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Dyfed-Powys Police have been told they've got to improve the way officers handle cases involving children.
A new report from HM Inspectorate of Constabulary's found failings in child protection investigations.
There were concerns that staff weren’t recognising the links between missing children and child sexual exploitation.
In one case a 14-year-old girl in the force area had been reported missing by her mum 7 times.
The teenager had previously been found in a house with older men, but there were no long-term plans in place to protect her.
In police records she was described as an “attention seeker”, something that HMIC claims further exposed her to risks of sexual exploitation.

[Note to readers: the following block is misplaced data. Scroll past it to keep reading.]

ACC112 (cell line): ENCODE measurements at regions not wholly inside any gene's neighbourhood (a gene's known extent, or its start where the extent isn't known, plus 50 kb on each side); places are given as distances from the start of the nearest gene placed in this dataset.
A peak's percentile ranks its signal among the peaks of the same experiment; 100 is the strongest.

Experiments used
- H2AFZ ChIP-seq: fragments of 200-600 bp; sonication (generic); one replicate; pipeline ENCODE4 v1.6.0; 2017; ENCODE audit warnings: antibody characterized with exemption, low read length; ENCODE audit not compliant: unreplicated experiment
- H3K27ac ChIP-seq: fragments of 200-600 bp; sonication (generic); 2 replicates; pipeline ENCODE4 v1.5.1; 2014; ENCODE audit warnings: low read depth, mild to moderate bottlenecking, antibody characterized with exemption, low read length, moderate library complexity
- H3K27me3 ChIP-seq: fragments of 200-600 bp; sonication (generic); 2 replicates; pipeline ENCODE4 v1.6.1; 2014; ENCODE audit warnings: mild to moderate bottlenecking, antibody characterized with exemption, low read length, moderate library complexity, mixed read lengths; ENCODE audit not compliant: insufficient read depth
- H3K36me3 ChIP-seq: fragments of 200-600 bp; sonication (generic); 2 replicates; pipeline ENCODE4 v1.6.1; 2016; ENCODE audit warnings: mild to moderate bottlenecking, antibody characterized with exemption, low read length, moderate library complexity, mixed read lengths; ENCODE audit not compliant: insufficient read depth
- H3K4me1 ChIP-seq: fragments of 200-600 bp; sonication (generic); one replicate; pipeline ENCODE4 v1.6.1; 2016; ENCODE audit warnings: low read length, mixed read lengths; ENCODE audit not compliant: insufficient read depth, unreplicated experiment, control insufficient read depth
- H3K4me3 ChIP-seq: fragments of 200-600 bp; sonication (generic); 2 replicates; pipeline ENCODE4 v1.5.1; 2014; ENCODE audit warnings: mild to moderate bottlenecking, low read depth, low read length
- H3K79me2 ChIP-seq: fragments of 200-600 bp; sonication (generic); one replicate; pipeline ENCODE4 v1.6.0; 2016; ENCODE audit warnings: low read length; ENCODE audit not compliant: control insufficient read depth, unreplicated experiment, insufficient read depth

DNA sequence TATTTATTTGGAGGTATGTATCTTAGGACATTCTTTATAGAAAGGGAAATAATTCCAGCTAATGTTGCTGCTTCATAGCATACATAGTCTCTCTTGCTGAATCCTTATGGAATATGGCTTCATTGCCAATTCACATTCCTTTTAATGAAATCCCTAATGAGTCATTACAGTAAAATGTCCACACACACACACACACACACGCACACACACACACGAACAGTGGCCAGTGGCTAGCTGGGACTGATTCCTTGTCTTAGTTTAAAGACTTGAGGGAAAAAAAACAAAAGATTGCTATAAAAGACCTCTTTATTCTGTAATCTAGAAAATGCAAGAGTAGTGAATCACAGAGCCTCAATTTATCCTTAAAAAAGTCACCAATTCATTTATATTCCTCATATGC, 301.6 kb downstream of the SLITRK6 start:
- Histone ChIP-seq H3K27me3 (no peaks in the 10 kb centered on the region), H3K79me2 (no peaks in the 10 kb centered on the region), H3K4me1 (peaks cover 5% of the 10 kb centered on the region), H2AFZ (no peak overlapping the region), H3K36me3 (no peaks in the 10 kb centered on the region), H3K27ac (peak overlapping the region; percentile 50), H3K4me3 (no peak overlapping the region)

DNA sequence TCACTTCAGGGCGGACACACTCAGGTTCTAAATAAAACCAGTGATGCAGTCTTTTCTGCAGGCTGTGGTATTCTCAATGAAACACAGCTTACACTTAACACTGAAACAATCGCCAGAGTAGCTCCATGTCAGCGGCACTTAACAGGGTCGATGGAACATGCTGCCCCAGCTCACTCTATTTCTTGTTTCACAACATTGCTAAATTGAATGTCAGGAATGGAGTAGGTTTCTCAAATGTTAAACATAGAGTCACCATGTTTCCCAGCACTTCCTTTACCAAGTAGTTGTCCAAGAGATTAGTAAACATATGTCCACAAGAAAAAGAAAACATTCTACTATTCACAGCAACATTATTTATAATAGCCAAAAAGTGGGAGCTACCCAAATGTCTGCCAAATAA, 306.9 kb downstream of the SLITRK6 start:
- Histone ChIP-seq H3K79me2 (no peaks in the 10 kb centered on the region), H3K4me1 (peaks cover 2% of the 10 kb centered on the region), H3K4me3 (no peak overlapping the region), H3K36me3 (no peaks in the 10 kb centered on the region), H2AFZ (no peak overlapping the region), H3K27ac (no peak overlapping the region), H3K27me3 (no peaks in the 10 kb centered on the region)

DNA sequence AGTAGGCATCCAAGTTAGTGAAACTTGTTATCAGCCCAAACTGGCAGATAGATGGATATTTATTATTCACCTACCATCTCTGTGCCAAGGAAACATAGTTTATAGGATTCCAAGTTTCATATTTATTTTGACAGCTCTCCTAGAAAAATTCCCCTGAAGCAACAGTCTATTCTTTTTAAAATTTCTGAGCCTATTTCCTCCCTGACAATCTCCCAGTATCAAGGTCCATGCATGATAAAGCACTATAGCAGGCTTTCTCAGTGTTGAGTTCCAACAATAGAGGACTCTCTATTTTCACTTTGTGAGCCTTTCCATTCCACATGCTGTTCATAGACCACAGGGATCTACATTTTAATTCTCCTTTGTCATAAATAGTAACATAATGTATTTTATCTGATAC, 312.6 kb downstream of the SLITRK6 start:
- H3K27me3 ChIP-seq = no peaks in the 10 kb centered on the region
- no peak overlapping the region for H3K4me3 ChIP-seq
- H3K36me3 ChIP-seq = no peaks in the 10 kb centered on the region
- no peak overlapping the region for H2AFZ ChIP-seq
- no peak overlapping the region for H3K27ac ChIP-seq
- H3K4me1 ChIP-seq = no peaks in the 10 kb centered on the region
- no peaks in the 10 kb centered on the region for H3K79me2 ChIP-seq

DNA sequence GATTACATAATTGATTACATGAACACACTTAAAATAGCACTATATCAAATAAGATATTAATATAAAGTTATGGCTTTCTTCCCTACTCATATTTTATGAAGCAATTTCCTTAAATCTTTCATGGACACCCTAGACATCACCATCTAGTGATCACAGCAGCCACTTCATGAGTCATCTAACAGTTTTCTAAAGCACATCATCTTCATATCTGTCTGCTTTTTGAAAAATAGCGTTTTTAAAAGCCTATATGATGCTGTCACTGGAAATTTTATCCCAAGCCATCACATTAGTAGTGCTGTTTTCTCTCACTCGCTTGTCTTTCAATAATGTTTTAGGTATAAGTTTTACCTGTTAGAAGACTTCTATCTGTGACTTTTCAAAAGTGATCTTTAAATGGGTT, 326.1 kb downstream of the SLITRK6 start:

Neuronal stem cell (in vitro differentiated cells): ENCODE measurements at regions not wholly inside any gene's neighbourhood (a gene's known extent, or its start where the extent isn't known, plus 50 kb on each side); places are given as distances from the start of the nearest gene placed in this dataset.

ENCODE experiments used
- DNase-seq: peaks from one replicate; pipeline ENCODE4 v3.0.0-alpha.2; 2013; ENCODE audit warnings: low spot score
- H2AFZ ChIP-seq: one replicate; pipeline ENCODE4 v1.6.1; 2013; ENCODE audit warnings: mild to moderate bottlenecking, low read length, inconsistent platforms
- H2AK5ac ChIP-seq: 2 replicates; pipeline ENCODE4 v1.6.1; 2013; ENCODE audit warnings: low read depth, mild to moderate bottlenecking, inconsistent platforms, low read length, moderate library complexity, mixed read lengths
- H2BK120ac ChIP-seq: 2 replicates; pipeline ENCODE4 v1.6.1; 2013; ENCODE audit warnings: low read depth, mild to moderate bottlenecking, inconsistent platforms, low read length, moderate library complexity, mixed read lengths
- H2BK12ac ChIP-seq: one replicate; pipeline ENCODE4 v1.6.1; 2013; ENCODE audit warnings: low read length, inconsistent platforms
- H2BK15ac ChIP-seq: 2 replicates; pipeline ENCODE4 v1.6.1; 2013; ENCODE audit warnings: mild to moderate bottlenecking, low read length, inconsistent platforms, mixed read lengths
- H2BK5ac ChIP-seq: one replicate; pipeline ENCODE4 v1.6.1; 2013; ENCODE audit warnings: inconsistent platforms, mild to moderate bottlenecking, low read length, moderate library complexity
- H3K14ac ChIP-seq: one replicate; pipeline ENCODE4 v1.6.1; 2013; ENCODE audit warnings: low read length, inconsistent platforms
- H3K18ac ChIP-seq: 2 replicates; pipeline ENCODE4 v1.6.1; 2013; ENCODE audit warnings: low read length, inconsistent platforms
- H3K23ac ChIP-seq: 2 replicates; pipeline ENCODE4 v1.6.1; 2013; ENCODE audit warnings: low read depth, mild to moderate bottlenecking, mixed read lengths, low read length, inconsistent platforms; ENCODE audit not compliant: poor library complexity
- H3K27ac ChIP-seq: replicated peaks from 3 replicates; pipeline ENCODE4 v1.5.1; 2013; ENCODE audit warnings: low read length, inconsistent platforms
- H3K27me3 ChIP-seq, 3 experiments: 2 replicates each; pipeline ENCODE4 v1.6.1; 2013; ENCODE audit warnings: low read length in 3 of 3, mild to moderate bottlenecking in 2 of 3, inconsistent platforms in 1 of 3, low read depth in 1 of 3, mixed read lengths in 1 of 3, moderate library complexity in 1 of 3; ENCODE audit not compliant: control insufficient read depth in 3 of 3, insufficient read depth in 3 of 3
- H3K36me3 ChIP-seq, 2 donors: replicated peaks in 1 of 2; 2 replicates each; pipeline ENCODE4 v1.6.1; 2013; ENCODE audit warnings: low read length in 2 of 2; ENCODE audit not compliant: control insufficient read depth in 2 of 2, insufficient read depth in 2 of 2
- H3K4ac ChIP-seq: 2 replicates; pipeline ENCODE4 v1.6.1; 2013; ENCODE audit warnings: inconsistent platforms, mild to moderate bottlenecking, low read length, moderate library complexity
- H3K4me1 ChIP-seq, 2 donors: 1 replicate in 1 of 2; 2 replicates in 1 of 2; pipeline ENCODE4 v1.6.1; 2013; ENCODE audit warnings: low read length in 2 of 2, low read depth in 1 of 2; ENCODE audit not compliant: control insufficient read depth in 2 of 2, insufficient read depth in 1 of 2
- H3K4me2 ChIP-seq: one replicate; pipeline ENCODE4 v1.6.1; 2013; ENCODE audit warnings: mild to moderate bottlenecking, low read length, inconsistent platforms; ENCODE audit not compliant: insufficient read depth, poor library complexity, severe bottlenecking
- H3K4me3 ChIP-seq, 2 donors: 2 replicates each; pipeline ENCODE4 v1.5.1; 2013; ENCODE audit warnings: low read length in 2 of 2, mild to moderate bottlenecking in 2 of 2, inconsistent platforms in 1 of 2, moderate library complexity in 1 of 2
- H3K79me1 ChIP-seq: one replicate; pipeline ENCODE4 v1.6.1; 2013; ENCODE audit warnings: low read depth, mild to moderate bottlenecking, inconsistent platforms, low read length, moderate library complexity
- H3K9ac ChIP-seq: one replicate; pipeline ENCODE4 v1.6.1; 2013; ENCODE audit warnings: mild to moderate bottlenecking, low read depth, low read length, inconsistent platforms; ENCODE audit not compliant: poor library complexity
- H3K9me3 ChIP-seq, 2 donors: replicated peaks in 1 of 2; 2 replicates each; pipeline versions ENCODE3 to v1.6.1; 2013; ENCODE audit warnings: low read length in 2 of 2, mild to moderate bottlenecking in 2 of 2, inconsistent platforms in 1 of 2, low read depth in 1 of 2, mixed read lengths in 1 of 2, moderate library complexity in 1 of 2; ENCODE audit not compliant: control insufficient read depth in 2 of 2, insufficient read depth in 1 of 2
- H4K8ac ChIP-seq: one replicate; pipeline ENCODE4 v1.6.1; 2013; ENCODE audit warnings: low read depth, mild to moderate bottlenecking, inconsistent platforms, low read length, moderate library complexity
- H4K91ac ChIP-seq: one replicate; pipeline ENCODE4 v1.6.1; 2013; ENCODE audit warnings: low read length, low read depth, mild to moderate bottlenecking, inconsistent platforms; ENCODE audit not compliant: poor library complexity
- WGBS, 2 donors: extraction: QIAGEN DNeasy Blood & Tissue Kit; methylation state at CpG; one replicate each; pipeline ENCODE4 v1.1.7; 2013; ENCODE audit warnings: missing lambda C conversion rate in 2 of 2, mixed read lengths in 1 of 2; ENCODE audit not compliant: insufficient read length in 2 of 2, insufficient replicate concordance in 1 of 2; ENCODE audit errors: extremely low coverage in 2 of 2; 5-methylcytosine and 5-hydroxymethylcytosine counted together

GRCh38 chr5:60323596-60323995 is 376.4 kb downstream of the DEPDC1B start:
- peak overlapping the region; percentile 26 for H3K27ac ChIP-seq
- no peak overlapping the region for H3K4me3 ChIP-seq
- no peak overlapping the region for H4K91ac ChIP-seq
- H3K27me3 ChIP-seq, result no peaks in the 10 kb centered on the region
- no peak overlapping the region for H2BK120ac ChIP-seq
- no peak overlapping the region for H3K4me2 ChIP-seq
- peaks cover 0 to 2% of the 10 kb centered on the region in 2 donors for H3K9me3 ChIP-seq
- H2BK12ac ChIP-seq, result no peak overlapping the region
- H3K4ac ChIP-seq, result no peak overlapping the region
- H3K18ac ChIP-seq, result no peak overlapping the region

The report also noted delays in investigations.
In November 2013 an allegation of sexual abuse of a 14-year-old boy was reported to the force and 10 months later, the police prosecution file still wasn’t ready to be sent to the Crown Prosecution Service.
HMIC has made several recommendations to Dyfed-Powys Police to make sure things improve.
Inspectors say staff need to be better trained to understand and be more aware of risks to children.
They also say cases that have taken more than three months to investigate are identified and reviewed.
Police and Crime Commissioner Christopher Salmon says they're taking everything on board:
“There are some positive messages about the committment of Dyfed-Powys Police.
“But there are also some concerns.
“With the Chief Constable we’ll discuss about how we improve our protection of vulnerable young children.”